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[3] When the dispute turns on prescription, there is no need to enquire into the facts of the case itself. For example, a son puts forward a demurrer against his father on the ground that his father has forfeited his civil rights. The only point which has to be decided is whether the demurrer can stand. Still, wherever possible, we should attempt to create a favourable impression in the judge as to the facts of the case as well, since, if this be done, he will be all the more disposed to give an indulgent hearing [p. 135] to our point of law: for example, in actions taking the form of a wager and arising out of interdicts,1 even though the question is concerned solely with actual possession, the question as to tile right to possession not being raised, it will be desirable to prove not merely that the property was actually in our possession, but that it was ours to possess.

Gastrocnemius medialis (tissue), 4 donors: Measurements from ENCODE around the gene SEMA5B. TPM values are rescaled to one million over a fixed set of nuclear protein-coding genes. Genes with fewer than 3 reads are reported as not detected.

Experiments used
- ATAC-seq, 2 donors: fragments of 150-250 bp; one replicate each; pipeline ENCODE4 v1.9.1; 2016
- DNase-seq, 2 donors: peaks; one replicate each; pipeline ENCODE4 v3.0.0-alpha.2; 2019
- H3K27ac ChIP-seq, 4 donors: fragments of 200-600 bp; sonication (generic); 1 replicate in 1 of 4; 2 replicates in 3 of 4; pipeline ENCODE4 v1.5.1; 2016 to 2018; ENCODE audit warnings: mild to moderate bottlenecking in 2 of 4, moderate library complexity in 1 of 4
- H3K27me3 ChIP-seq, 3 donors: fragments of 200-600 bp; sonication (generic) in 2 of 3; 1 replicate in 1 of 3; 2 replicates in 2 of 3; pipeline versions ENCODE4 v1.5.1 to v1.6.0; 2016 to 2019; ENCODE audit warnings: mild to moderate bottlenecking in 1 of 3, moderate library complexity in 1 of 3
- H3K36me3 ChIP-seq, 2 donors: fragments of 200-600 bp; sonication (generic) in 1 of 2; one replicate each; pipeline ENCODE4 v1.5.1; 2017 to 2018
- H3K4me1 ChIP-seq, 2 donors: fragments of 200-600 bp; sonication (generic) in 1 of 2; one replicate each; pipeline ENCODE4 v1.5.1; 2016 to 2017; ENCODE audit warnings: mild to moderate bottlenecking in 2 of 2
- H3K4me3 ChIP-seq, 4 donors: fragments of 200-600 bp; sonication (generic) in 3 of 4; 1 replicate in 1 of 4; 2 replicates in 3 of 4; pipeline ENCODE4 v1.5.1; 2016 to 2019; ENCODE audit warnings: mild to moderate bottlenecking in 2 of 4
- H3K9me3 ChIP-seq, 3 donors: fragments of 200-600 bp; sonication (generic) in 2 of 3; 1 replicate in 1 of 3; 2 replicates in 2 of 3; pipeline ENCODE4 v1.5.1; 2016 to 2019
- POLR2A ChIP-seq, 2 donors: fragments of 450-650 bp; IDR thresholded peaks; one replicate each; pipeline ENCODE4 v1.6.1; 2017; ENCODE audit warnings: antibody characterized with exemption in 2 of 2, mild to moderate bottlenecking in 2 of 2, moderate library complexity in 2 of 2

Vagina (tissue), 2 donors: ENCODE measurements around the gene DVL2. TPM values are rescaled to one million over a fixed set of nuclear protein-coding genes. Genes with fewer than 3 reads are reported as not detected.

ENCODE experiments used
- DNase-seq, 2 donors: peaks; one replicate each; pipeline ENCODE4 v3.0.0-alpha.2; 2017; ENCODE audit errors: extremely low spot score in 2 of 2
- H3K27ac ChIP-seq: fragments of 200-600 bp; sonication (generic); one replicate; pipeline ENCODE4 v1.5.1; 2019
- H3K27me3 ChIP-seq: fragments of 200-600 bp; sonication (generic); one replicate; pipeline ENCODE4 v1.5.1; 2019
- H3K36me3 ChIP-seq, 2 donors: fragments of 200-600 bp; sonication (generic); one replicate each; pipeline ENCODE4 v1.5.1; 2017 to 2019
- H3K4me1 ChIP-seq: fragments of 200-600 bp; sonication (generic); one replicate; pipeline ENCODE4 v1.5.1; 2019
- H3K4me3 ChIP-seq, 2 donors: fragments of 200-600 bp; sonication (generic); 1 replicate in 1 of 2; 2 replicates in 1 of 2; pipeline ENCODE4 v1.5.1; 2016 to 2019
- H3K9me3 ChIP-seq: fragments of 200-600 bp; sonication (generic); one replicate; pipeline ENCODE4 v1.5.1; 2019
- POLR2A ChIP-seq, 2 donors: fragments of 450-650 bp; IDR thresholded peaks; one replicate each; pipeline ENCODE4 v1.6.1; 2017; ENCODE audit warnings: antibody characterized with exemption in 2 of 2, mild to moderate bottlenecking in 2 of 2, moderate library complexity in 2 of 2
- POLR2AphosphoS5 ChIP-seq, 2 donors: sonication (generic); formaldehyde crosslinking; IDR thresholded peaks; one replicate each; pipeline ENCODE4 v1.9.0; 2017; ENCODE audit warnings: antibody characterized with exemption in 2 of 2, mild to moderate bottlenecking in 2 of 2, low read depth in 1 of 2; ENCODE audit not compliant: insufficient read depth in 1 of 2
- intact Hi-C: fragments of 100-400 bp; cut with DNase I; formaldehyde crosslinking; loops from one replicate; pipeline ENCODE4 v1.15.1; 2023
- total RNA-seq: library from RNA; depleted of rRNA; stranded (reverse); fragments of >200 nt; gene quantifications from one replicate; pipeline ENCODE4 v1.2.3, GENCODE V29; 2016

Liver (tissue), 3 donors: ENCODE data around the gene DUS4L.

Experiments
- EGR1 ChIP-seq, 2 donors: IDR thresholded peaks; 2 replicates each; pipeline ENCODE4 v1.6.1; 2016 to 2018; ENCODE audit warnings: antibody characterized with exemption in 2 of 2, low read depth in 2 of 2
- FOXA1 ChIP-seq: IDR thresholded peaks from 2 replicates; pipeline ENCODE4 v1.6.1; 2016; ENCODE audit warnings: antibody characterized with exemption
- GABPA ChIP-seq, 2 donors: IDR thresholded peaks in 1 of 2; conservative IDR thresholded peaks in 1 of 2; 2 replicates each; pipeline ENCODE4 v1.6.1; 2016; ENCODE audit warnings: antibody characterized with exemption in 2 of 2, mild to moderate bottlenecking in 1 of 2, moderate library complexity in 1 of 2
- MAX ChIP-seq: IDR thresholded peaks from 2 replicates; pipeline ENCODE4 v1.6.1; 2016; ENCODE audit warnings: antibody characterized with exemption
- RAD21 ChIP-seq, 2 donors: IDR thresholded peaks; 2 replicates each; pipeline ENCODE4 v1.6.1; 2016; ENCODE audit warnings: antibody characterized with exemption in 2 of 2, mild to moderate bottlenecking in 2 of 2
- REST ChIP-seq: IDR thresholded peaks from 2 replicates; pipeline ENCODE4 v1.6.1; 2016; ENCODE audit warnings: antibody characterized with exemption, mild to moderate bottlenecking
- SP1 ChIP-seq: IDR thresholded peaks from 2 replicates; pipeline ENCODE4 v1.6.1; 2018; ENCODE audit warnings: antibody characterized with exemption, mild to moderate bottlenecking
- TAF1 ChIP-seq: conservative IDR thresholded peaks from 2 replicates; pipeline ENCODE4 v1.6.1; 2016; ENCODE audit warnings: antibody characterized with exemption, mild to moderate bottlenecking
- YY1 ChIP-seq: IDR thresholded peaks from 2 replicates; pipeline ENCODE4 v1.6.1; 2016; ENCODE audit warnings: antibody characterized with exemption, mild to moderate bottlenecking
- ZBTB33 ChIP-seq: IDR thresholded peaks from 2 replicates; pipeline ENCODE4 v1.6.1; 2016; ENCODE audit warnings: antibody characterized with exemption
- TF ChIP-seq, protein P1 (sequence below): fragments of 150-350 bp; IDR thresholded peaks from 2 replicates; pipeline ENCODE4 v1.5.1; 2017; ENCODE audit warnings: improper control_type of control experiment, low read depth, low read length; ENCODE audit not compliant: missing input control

1 sponsio (= wager) was a form of suit in which the litigant promised to pay a sum of money if he lost his case. The interdict was an order issued by the praetor commanding or prohibiting certain action. It occurred chiefly in disputes about property.

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load focus Introduction (Harold Edgeworth Butler, 1922)
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